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Last December India’s warmest in 122 years: IMD

Updated on Jan 05, 2023 04:27 AM IST

The average maximum, minimum and mean temperature for the country as a whole during December 2022 were 27.32 degrees C, 15.65 degrees C and 21.49 degrees C respectively, against the normal of 26.53 degrees C, 14.44 degrees C and 20.49 degrees C .

A cold wave spell commenced from December 18 over northwest India (particularly Punjab, Haryana, Chandigarh & Delhi and north Rajasthan) and cold days started from December 21.(Amit Sharma / ANI)
ByJayashree Nandi, New Delhi

India recorded its warmest December in 122 years in 2022, the India Meteorological Department said on Wednesday.

The average maximum, minimum and mean temperature for the country as a whole during December 2022 were 27.32 degrees C, 15.65 degrees C and 21.49 degrees C respectively, against the normal of 26.53 degrees C, 14.44 degrees C and 20.49 degrees C . Climate experts and meteorologists said such records are to be expected in the context of the climate crisis.

Photos: Delhi shivers on X-mas, IMD declares season’s cold wave

The average maximum temperature, minimum and mean temperature were above normal by 0.79 degree C, 1.21 degrees C and 1.00 degree C respectively. Across India, during December, the average maximum temperature was the second highest after the year 2016 and the average minimum temperature was also the second highest after 2008. The mean temperature was the highest .

East, northeast, and central India recorded exceptionally high temperatures in December. Over east and northeast India , the average maximum temperature was highest ever in 122 years at 25.85 degrees C. The average minimum temperature was the third highest (12.37 degrees C) after the years 2008(12.70 degrees C) and 1958(12.47 degrees C). The mean temperature was also highest at 19.11 degrees C .

Also Read | Mahaashtra to witness cooler than normal nights in Jan: IMD

Over central India, the average maximum temperature was the sixth highest (29.49 degrees C) . The average minimum temperature was the second highest (15.88 degrees C) after the year 1967 (16.50 degrees C) . The mean temperature was the highest at 22.69 degrees C.

Over South Peninsular India, the average maximum temperature was the fifth highest and the average minimum temperature was the third highest.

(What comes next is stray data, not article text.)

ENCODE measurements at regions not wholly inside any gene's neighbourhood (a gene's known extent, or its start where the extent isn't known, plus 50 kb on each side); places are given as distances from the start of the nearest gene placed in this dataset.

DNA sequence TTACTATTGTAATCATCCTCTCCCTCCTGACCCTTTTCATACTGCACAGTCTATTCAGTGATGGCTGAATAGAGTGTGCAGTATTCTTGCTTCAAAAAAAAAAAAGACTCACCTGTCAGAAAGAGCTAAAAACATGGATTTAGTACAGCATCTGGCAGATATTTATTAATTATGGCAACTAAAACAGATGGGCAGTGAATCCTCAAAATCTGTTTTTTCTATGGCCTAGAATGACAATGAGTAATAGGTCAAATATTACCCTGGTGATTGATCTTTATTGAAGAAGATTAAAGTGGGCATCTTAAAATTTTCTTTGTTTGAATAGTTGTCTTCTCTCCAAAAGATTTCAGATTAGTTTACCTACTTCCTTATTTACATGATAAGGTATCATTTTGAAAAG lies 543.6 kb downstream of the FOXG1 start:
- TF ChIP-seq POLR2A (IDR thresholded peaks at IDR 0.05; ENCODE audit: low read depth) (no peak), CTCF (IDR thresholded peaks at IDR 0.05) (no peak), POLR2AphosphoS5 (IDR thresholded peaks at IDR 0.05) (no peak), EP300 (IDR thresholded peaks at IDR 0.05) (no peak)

Over northwest India average maximum temperature was the 20th highest (21.23 degrees C) and the average minimum temperature was the 24th highest (7.14 degrees C) since 1901.

Rainfall over the country for December was 13.6 mm, which was 14% less than the Long Period Average (LPA) of 15.9 mm. There was an 83% rain deficiency over northwest India; 77% rain deficiency over central India; 53% rain deficiency over east and northeast India and 79% excess over peninsular India.

There was no cold wave, cold day and dense fog conditions over northern and central parts of India till December 15. A cold wave spell commenced from December 18 over northwest India (particularly Punjab, Haryana, Chandigarh & Delhi and north Rajasthan) and cold days started from December 21.

“There was no cold wave or cold day condition over northwest India until late December. This was mainly because no strong western disturbances impacted the northwest region which mainly causes a drop in temperatures in winter. So, temperatures continued to remain above normal through the month. Moreover, rainfall was confined to Tamil Nadu and Kerala, there was deficient rainfall over most parts of the country leading to high day temperatures,” explained M Mohapatra, director general, IMD.

Experts said such high winter temperatures in a La Nina year is unusual. “Northerlies were missing due to weak western disturbance activity. But climate change definitely has a role to play in raising average temperatures. We have now started seeing record breaking temperatures even in La Nina years,” said OP Sreejith, head, climate monitoring and prediction group, IMD, Pune.

“Yes it’s a La Nina year but Europe is experiencing a heat wave. They have recorded abnormally high temperatures. Our December data shows the same. Global warming has weakened the impact of La Nina. We need to analyse what caused the spike in temperature in December but the overall records can be linked to climate change most certainly,” said M Rajeevan, climate scientist and former secretary, ministry of earth sciences.

This is the third successive year of La Niña, which is associated with cooler temperatures in the Indian subcontinent, also prevailed over the equatorial Pacific region.

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